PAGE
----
To everyone who has been following Mitchell’s Journey, to friends and family, and those in our neighborhood and ward who want to help, I want to offer a heart-felt thank you.  It is such a perplexing time for us ... and we don't know how to be helped.  So much of what is before us is far beyond anything anyone can do to fix.  But your personal concern, and the concern of others, has done much more for us than any temporal assistance could.

I had a sweet experience last month with a friend of mine who is a Bishop (a religious leader in my church). We have worked together professionally in the past and through the years he has become a dear friend.  As we sat in my office, he was asking about Mitchell and we both started to cry and he made a comment about "mourning with those that mourn" and in an instant those words that I had heard a million-and-one times growing up, took on a deep, rich and fulfilling meaning. As far back as I can remember I have always tried to be compassionate to others ... and if I couldn't directly sympathize I would deeply empathize with those who suffered. But being on the receiving end of that empathy ... seeing him mourn with me ... that was quite different and I learned a lot from that quite Spirit-felt exchange. Many of you, in your most sincere gestures (both public and private), have mourned with us and that has been remarkably strengthening.

While navigating the labyrinth of pain and sorrow, Natalie and I often talk about finding joy … and we believe it is all around us. I think joy is a natural byproduct of gratitude. It's so often the little things, if appreciated, that bring joy to life and amplify happiness. There is so much to be grateful for.  There are tender mercies all around us, every day.  

I've always struggled with the dinner prayer ritual where people say,  "please bless this food that it may nourish and strengthen our minds and bodies ..." or anyone who might say the same things every day in the same way.  I have expressly taught my kids to never do that - but rather to be very specific and genuine with Heavenly Father. When they pray they say "we are so very grateful for macaroni and cheese, we absolutely love it and are blessed to be able to eat it. thank you!" I have found this idea spilling into their personal prayers ... where they ask for less and thank Heavenly Father more for the little things they enjoy in life. They express gratitude for warm blankets, soft pillows and good friends.  And quietly, when they express gratitude for the little things, I thank Heavenly Father for their little souls and humble hearts.  I believe it is in recognizing the many blessings we already have that we find happiness. That isn't to say life isn't painful for us and that we wish things were otherwise - but our trials, when placed in the context of our blessings, seem to give us a much more balanced and joyful perspective.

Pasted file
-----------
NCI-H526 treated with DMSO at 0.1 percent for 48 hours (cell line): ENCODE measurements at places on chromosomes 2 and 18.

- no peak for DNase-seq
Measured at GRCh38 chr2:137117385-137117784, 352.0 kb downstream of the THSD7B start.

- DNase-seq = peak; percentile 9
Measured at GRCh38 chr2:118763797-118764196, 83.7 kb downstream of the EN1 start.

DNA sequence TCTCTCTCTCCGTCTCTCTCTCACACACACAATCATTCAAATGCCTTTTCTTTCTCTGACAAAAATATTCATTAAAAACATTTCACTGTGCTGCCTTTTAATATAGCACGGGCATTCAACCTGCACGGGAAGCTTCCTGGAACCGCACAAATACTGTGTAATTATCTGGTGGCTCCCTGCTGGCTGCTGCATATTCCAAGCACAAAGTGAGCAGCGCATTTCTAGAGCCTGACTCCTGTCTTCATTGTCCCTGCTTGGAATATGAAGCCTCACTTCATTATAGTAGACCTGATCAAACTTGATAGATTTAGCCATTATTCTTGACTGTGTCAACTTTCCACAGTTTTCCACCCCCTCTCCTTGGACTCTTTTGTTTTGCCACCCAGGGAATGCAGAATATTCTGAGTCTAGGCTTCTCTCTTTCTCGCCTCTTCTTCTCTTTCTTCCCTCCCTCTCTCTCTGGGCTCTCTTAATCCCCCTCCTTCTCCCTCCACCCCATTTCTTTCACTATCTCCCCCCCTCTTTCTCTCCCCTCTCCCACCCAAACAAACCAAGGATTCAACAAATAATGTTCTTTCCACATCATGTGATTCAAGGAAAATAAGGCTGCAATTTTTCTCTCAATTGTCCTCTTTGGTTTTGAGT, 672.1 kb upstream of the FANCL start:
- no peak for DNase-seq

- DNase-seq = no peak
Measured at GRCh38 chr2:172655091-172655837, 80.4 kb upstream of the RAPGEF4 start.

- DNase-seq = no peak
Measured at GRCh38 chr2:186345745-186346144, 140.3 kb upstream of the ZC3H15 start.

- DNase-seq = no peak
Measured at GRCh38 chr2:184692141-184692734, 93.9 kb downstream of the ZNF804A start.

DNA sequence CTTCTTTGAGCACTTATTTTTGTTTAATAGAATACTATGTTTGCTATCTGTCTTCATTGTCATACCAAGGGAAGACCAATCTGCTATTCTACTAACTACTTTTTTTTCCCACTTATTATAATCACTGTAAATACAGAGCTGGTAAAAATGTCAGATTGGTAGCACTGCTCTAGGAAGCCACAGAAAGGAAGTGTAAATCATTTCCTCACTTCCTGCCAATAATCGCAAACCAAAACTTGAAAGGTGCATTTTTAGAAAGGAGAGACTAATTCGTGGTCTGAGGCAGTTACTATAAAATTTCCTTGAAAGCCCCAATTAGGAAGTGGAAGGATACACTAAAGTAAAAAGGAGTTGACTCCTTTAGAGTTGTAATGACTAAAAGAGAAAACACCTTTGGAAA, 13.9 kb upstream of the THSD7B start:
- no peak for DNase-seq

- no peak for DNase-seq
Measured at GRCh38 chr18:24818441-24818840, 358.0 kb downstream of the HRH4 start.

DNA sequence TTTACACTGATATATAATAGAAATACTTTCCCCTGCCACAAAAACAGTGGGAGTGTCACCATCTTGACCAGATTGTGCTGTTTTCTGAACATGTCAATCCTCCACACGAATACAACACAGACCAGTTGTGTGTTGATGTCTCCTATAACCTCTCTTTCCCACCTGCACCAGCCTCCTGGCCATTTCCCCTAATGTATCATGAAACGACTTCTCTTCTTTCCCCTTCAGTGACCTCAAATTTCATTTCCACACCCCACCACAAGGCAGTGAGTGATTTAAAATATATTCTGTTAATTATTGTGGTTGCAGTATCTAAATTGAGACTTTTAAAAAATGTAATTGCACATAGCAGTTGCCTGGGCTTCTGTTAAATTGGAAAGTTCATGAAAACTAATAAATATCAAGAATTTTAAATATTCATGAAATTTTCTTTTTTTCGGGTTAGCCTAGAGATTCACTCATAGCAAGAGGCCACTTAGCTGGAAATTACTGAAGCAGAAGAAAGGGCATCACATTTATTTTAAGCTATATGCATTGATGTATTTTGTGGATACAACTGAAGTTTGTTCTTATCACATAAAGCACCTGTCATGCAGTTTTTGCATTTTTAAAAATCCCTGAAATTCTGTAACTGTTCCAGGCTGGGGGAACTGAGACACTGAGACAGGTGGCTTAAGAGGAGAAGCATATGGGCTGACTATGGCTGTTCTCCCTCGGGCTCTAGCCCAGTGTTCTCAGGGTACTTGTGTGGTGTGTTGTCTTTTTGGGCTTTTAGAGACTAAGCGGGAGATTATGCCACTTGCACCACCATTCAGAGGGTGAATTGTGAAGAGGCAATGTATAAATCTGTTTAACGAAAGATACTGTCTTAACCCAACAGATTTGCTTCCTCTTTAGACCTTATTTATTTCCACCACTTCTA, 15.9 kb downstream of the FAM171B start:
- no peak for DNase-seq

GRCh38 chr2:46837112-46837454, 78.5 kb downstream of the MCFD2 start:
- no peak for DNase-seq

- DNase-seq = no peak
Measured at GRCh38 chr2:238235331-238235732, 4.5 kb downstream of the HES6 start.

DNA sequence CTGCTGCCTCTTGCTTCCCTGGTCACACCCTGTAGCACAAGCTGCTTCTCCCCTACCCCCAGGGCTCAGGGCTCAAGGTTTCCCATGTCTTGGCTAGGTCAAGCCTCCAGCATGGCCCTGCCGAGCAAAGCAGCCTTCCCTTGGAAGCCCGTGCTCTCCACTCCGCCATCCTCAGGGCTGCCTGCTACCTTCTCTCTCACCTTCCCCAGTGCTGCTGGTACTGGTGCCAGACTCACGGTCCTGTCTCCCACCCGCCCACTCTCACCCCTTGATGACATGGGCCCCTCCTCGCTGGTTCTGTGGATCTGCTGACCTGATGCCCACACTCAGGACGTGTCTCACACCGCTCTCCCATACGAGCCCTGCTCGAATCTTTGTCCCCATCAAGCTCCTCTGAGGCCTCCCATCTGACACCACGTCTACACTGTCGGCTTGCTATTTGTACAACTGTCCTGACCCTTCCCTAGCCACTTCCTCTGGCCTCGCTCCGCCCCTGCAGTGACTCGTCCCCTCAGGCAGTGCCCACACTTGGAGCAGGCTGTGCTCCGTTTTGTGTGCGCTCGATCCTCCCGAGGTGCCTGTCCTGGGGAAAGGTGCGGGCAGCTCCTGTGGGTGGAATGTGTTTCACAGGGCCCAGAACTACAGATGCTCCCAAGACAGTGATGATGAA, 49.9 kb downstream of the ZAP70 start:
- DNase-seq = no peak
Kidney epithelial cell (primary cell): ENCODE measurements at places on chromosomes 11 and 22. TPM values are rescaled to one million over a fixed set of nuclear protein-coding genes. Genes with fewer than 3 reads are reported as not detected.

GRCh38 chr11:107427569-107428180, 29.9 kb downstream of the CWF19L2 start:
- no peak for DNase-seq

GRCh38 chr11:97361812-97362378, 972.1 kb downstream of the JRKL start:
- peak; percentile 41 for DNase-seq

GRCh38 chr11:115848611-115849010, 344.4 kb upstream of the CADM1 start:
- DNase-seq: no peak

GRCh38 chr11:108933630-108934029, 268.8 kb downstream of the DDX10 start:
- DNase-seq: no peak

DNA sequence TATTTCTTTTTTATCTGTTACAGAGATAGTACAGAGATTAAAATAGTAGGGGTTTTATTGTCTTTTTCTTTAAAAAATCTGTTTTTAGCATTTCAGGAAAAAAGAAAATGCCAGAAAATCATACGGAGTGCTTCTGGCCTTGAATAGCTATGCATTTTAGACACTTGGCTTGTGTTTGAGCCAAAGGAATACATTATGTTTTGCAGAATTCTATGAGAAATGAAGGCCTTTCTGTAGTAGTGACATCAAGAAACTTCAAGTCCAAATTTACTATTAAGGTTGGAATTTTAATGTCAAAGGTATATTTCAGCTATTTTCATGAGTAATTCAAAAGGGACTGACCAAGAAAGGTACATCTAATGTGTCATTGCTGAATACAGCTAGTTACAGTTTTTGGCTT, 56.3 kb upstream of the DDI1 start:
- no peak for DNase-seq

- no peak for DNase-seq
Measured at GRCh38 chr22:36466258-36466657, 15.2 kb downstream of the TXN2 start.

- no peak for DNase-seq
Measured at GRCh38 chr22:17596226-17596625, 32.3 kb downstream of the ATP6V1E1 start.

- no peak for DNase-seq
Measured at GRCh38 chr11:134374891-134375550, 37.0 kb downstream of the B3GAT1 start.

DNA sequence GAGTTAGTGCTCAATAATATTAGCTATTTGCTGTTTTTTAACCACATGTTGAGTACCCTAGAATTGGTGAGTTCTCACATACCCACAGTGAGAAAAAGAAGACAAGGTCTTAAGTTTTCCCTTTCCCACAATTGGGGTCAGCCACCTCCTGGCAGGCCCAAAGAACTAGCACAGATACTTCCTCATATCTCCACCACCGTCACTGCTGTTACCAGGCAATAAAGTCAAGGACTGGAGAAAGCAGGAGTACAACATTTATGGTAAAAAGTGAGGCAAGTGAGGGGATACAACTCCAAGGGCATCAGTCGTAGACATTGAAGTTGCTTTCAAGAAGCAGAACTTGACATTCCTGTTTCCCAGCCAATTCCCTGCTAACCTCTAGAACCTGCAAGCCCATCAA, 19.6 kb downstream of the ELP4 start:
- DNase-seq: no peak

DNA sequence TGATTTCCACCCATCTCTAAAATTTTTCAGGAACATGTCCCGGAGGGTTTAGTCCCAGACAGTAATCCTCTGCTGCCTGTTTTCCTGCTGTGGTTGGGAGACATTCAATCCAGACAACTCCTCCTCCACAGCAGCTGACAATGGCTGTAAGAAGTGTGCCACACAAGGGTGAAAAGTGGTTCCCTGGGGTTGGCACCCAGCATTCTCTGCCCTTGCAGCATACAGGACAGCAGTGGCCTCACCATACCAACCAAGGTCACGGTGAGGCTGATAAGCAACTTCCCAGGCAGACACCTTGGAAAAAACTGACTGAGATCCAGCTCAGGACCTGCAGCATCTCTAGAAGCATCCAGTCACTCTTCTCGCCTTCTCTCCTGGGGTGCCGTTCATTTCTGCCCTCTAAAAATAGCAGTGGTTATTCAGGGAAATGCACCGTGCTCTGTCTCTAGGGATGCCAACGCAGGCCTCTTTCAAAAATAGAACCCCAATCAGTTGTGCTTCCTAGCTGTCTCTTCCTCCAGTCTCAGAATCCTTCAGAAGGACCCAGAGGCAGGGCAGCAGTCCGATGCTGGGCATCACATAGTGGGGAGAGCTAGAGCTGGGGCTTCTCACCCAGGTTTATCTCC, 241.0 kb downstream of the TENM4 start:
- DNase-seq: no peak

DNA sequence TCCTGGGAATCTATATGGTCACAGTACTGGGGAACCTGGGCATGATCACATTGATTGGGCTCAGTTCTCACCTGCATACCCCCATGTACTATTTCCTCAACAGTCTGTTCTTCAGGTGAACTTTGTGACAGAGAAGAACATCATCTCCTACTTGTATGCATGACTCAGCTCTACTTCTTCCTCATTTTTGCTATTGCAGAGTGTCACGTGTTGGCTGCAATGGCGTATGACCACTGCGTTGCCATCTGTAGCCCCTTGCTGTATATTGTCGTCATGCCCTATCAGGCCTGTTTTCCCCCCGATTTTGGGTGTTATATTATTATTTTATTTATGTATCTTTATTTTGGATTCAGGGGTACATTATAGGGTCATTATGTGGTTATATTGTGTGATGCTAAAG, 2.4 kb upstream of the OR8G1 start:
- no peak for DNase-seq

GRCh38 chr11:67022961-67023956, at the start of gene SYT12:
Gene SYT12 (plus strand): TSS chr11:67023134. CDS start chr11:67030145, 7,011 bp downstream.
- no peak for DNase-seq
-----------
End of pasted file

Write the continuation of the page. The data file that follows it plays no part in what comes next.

Even in the midst of our deep heartache with our son's prognosis, we have seen God work in our lives . . . for which we are deeply grateful and we can find joy in the midst of our pain.

So when you reach out to us ~or others~ ... and offer genuine love and concern, [you] have already done more than we could ever ask.  And in our hearts we pray that it will be counted unto you as if you performed a million acts of service.

So in our suffering, we have come to understand the magnificent doctrine of "mourning with those that mourn" and the relief it can bring to heavy hearts.  After all, it is the battles that rage inside our minds and hearts that are in greatest need of others service - and that you all have done that so beautifully for us by extending the pure love of Christ.

Thank you.  Thank you for teaching us time and again this powerful principle of mourning with those that mourn.